After the French mathematician Baron Jean Baptiste Joseph Fourier (1768-1830), whose work had a tremendous impact on the physical applications of mathematics; → analysis.

Fourier coefficient
  همگر ِ فوریه   
hamgar-e Fourier

Fr.: coefficient de Fourier   

One of the coefficients an or bn of cos (nx) and sin (nx) respectively in the → Fourier series representation of a function. They are expressed by:
an = (1/π) ∫f(x) cos nx dx, for n≥ 0, summed over 0 to 2π
bn = (1/π) ∫f(x) sin nx dx, for n≥ 1, summed over 0 to 2π.

Fourier analysis; → series.

Fourier integral
  درستال ِ فوریه   
dorostâl-e Fourier

Fr.: intégrale de Fourier   

An integral used in the → Fourier transform.

Fourier analysis; → integral.

Fourier series
  سری ِ فوریه   
seri-ye Fourier

Fr.: séries Fourier   

A mathematical tool used for decomposing a → periodic function into an infinite sum of sine and cosine functions. The general form of the Fourier series for a function f(x) with period 2π is:
(1/2) a0 + Σ (an cos (nx) + bn sin (nx), summed from n = 1 to ∞,
where an and bn are the → Fourier coefficients, measuring the strength of contribution from each harmonic. The functions cos (nx) and sin (nx) can be used in this way because they satisfy the → orthogonality conditions. For the problem of convergence of the Fourier series see → Dirichlet conditions. The Fourier series play a very important role in the study of periodic phenomena, because they allow one to decompose a large number of complex problems into simpler ones. The generalization of this method, called the → Fourier transform, makes it possible to also decompose non-periodic functions into harmonic components. See also → complex Fourier series, → Parseval's theorem.

Fourier analysis; → series.

Fourier theorem
  فربین ِ فوریه   
farbin-e Fourier

Fr.: théorème de Fourier   

Any finite periodic motion may be analyzed into components, each of which is a simple harmonic motion of definite and determinable amplitudes and phase.

Fourier analysis; → theorem.

Fourier transform
  ترادیس ِ فوریه   
tarâdis-e Fourier

Fr.: transformée de Fourier   

A powerful mathematical tool which is the generalization of the → Fourier series for the analysis of non-periodic functions. The Fourier transform transforms a function defined on physical space into a function defined on the space of frequencies, whose values quantify the "amount" of each periodic frequency contained in the original function. The inverse Fourier transform then reconstructs the original function from its transformed frequency components. The integral F(α) = ∫ f(u)e-iαudu is called the Fourier transform of F(x) = (1/2π)∫ f(α)eiαxdx, both integrals from -∞ to + ∞.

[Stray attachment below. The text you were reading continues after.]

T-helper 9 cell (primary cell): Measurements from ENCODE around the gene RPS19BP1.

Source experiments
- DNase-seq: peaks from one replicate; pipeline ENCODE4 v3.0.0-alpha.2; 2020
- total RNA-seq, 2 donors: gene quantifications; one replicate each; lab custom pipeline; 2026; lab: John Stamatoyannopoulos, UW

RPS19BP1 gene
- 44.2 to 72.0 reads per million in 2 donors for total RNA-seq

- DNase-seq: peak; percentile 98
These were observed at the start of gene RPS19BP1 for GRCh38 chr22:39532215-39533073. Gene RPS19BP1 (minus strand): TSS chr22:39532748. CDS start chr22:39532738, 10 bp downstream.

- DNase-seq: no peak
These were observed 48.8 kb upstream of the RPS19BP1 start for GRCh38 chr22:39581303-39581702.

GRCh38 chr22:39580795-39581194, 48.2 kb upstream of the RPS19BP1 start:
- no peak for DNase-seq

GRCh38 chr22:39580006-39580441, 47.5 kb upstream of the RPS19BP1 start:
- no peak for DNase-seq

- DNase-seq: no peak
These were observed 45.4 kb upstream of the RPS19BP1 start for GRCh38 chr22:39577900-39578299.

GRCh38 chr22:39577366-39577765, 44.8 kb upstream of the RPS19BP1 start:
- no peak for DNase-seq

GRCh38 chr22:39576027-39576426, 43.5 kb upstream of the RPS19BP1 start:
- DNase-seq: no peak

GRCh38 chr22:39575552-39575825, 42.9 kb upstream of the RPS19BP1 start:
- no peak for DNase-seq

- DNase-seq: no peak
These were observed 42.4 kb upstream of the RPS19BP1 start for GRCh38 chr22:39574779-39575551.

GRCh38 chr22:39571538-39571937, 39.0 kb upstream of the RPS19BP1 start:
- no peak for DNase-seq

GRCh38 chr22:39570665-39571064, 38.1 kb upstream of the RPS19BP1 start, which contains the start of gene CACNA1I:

Fourier analysis; → transform.

fourth contact
  پرماس ِ چهارم   
parmâs-e cahârom

Fr.: quatrième contact   

The end of a solar eclipse marked by the disk of the Moon completely passing away from the disk of the Sun.

From M.E. fourthe, O.E. féowertha, from four, from O.E. feower, from P.Gmc. *petwor- (cf. Du. and Ger. vier, O.N. fjorir, Dan. fire, Sw. fyra), from PIE *qwetwor (cf. Mod.Pers. cahâr, Av. caθwar-, catur-, Skt. catvarah, Gk. tessares, L. quattuor) + -th a suffix used in the formation of ordinal numbers, from M.E. -the, -te, O.E. -tha, -the; cf. O.N. -thi, -di; L. -tus; Gk -tos; → contact.

Parmâs, → contact; cahârom cardinal form from cahâr "four," cognate with E. four, as above.

fovea
  لکه‌ی ِ زرد   
lake-ye zard (#)

Fr.: fovéa   

A small depression, approximately 1.5 millimeters in diameter, at the back of the → retina. It forms the area of the most acute vision.

Contraction of fovea centralis, from L. fovea "small pit," of unknown origin.

Lake-ye zard, literally "yellow spot," from laké, → spot, zard, → yellow.

fractal
  برخال   
barxâl (#)

Fr.: fractal   

A geometrical or physical structure that repeats itself or nearly repeats itself on many different scales of magnification.

From Fr. fractale, term coined by Benoit Mandelbrot (1975), from frac(tus) "broken, uneven", → fraction, + -ale-al.

Barxâl, from barx, → fraction, + -âl-al.

fractal cosmology
  کیهانشناخت ِ برخالی   
keyhânšenâxt-e barxâli

Fr.: cosmologie fractale   

The postulate that the concentrations of matter in the Universe follow a → fractal structure over a wide range of scales.

fractal; → cosmology.

fractal structure
  ساختار ِ برخالی   
sâxtâr-e barxâli

Fr.: structure fractale   

A → hierarchial structure that can be likened to fractals.

fractal; → structure

fraction
  برخه   
barxé (#)

Fr.: fraction   

A rational number of the form a/b where a is called the numerator and b is called the denominator.

From L.L. fractionem (nom. fractio) "a breaking in pieces," from frangere "to break," from PIE base *bhreg- "to break" (cf. Goth. brikan, O.E. brecan "to break;" Lith. brasketi "crash, crack").

Barxé, from barx "lot, portion," variant bahr, from Mid.Pers. bahr "lot, share, portion," Av. baxəδra- "portion."